The FIRE Movement: Sheep in Wolves Clothes (Part 2 of 2)

In my last post, I outlined what the heck the FIRE movement is about. Again, it’s extreme saving early in your career, stockpiling investments for 10 to 15 years, and then using that nest egg to fund living expenses for the remainder of your life. Honestly, it’s no different than traditional retirement. You just condense the process from 40 years to something much shorter and shifting your peak retirement savings to the left.

Here’s my stance on the movement, I love the premises but hate the model.

FIRE Premises

  • Resolve – Determination to achieve an objective. Come on with it.
  • Persistence – Focus on a goal despite setbacks. Yes sir.
  • Reflection – Time off to refocus, reengage, and reenergize. Preach it.
  • Thriftiness – Your spending is more important than your income. Check.

FIRE Model

  • Lousy – Enough said. Just kidding, below is my rationale.

Lots have been written about the financial concerns so I won’t go into those. The main math issue I’ll highlight is that you don’t know how long you’ll live and if you’re wrong, you’re wrong when you’re in a nursing home. Good luck with your resume at that point. The FIRE proponents will argue the math. I am an expert on the math.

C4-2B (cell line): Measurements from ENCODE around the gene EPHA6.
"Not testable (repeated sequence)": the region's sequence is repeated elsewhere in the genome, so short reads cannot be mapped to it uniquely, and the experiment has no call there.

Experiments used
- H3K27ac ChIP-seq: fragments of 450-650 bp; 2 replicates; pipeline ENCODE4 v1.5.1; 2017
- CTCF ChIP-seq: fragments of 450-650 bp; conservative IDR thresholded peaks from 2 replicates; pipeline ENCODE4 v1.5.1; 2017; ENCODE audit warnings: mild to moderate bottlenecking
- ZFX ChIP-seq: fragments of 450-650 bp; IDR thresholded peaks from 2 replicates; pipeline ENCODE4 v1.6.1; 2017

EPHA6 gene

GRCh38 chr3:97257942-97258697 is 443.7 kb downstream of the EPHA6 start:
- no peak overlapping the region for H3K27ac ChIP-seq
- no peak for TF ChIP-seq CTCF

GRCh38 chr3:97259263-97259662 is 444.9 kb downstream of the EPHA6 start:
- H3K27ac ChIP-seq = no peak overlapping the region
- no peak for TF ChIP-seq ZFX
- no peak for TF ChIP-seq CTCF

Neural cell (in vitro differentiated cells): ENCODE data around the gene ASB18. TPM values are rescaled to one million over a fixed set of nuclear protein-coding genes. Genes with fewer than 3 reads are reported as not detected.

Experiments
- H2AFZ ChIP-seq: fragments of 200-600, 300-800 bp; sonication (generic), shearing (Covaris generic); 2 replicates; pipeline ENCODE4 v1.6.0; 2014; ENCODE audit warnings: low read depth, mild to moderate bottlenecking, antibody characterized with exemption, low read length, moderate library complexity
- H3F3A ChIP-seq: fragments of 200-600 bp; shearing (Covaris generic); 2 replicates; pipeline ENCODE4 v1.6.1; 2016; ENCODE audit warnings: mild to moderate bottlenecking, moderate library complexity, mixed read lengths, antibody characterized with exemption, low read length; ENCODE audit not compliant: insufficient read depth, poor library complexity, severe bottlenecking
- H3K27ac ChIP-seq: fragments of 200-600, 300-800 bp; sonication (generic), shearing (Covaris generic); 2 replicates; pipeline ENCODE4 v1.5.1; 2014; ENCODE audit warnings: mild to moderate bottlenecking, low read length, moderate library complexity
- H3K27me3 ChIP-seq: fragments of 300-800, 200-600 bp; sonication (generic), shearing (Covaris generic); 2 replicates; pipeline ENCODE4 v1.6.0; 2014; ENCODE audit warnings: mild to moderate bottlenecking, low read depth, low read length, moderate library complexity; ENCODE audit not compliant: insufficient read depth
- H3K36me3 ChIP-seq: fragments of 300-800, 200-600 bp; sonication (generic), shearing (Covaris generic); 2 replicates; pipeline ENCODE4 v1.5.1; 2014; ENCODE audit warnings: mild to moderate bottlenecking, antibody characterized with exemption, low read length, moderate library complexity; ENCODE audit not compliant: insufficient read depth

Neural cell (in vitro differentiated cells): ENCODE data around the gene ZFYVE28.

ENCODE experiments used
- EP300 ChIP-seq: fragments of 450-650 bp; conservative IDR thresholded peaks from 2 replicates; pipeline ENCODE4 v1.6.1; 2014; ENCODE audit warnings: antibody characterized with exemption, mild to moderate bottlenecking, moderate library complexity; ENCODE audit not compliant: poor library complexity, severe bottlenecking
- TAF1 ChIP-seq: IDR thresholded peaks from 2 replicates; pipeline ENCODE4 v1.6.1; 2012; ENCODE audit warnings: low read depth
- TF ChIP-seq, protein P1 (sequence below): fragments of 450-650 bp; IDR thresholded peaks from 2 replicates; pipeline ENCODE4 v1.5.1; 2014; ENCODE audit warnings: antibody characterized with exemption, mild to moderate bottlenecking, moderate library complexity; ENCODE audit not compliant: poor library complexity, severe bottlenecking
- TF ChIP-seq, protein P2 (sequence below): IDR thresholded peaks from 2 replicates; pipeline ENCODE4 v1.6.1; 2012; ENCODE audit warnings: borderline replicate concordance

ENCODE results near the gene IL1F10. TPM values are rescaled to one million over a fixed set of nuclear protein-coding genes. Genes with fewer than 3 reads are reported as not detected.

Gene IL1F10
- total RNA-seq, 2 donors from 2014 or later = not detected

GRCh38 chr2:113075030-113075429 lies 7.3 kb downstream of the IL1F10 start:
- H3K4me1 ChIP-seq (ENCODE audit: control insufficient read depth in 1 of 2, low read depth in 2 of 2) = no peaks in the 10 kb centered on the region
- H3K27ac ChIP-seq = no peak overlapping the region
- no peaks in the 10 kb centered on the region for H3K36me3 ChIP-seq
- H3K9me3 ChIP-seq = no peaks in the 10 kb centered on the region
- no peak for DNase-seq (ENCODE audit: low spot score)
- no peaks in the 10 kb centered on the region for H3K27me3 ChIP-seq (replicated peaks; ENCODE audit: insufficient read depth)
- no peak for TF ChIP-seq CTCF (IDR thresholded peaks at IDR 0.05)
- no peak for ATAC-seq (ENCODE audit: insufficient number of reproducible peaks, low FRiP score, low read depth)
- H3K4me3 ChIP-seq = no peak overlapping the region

Here’s my biggest beef with FIRE though –

The approach is about taking as much from a system as quickly as possible and then withdrawing from it as soon as feasible.

I have no problem with the “F” and the “I”: Financial Independence. In fact, that’s an admirable item to achieve. I take issue with the “R” and “E”: Retire Early. The FIRE approach means you stop working from an age range of 35 to 45. This age bracket is some of the most influential time of your career.

FIRE proponents argue that work is the antithesis of your life. I get the symptoms. Work feels like what it is…work.

Training for an Ironman or a Marathon is filled with the misery of daily training. However, it has moments of small victories throughout and a culmination of success by achieving your goal that far outweighs the toil. It motivates your friends, family, and coworkers to develop their own goals. It forms communities and life-long friendships.

Work is no different. We just need to adjust our thinking to approach work more like training. There will be periods work feels awful but adjusting your mindset to achieve goals, instill positive values, and build community will shift your perspective.

It’s not about withdrawing. It’s about what you are depositing.

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